The ambassador from Pakistan to the United States, Shehrbano “Sherry” Rehman, is being accused of blasphemy by some guy in Pakistan. Blasphemy is a capital crime in Pakistan, and pretty much anybody can accuse pretty much anybody of doing it for pretty much anything. Some poor soul was tried for blasphemy because he threw away a business card belonging to a man named “Muhammad.” This didn’t show the proper respect for the prophet’s name I guess. This isn’t a joke.
Rehman apparently mentioned on a talk show that the blasphemy laws in Pakistan were harsh and needed revision (duh). This was her blasphemy. Pakistani police were reluctant to prosecute her at first. Probably because even they know in their heart of hearts that this whole thing is stupid. But eventually the police had to look into it because the Pakistani businessman who first brought the charges to the police eventually took the case to Pakistan’s Supreme Court. He’s very zealous for his religion. Or maybe just angry he wasn’t invited to be ambassador to the Great Satan. And of course, all of this is proof that Rehman was right—the blasphemy laws clearly need to be revised.
It’s pretty bizarre. The courts are all afraid to look into evidence for blasphemy, because they fear it will be blasphemy to present the evidence. Given the fact that it’s so easy to accuse someone of blasphemy and so difficult to prove your innocence, you can imagine that many people are using the blasphemy laws to exact revenge on their rivals.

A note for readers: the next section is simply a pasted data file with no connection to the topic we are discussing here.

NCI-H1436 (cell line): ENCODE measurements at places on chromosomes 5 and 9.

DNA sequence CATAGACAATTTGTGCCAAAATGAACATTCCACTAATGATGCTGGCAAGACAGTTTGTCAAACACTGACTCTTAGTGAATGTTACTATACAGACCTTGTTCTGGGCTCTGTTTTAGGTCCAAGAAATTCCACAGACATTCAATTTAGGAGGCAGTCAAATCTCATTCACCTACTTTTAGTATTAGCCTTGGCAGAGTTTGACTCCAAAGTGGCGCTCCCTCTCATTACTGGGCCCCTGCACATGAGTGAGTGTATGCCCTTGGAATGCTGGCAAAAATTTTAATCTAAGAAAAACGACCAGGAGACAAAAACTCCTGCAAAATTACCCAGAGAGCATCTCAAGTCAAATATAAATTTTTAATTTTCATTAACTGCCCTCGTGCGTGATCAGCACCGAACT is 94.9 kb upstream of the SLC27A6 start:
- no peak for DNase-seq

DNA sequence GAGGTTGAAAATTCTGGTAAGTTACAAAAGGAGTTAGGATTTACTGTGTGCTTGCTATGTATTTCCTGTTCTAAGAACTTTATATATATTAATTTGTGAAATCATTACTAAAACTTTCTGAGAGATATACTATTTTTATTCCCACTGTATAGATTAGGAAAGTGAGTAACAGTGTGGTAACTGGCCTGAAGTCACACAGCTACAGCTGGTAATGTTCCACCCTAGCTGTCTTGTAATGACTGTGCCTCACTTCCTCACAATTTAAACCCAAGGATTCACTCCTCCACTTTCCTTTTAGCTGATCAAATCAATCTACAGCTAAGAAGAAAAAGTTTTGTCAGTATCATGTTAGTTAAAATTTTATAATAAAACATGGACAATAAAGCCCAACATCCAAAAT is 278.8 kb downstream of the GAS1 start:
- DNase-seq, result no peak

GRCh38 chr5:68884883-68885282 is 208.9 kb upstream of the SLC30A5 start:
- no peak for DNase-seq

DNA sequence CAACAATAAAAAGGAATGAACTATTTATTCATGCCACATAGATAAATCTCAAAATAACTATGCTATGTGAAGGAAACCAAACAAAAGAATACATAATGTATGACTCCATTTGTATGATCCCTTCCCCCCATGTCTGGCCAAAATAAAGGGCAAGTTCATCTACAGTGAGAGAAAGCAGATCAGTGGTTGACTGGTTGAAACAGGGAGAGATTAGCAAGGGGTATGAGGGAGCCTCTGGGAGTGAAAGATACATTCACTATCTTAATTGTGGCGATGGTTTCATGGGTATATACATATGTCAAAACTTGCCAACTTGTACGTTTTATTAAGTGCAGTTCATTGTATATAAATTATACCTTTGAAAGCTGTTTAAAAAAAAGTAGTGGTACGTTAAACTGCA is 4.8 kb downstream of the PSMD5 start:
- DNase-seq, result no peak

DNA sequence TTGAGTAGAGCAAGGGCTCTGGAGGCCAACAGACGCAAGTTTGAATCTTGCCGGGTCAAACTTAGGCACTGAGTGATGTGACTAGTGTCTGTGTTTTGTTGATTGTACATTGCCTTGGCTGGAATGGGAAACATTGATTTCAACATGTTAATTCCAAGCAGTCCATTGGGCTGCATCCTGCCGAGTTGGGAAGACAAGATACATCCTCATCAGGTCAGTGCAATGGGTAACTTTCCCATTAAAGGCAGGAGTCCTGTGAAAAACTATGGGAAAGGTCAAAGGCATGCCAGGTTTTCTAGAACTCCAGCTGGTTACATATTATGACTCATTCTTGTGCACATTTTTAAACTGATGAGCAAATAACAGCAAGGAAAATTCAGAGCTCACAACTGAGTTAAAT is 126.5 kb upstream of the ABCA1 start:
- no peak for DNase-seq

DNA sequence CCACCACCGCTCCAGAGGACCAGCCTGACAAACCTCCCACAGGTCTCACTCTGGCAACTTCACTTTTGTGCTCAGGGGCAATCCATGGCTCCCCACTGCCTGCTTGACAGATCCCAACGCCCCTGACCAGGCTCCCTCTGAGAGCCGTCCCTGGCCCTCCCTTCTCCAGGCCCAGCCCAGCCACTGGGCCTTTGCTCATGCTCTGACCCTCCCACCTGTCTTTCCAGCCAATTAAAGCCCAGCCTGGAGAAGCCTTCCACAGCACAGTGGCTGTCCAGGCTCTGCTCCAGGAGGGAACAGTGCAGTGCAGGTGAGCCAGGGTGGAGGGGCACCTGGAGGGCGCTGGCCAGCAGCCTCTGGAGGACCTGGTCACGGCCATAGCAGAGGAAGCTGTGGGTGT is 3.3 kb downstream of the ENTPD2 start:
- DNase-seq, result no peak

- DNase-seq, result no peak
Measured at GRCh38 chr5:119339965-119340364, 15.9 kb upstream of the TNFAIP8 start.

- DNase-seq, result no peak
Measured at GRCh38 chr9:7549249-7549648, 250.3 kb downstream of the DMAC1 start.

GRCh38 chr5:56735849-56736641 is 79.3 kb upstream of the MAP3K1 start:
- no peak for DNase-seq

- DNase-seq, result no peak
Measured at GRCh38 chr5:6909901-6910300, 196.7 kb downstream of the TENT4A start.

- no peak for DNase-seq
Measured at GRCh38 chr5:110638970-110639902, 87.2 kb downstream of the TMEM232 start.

Yeah. That’s happening. Especially to Christians. Just recently, a teenage girl was accused of burning pages of the Koran. She was eventually acquitted when it became obvious that a local cleric had framed her. But she could have died before her case was even tried. Fifty-two people have been executed in Pakistan for blasphemy in the last twenty or so years. Officially. Even more have probably been lynched by righteously indignant mobs.
Islam is a rather touchy religion. But, I guess it makes sense:
“How can we convince the world of the truth of Islam?”
“Are you prosperous?”
“Is your culture lovely?”
“Is your prophet wise?”
“Can you offer your followers the promise of wealth?”
“Fresh take on female fashion?”
“Does your religion at least have an undefinable quality of truth that draws people to it?”
“Then I think your only real option if you want to become a world religion is … violence. Bloodshed. Pure and simple.”
Oops. I think a court case for me just opened up somewhere in Pakistan.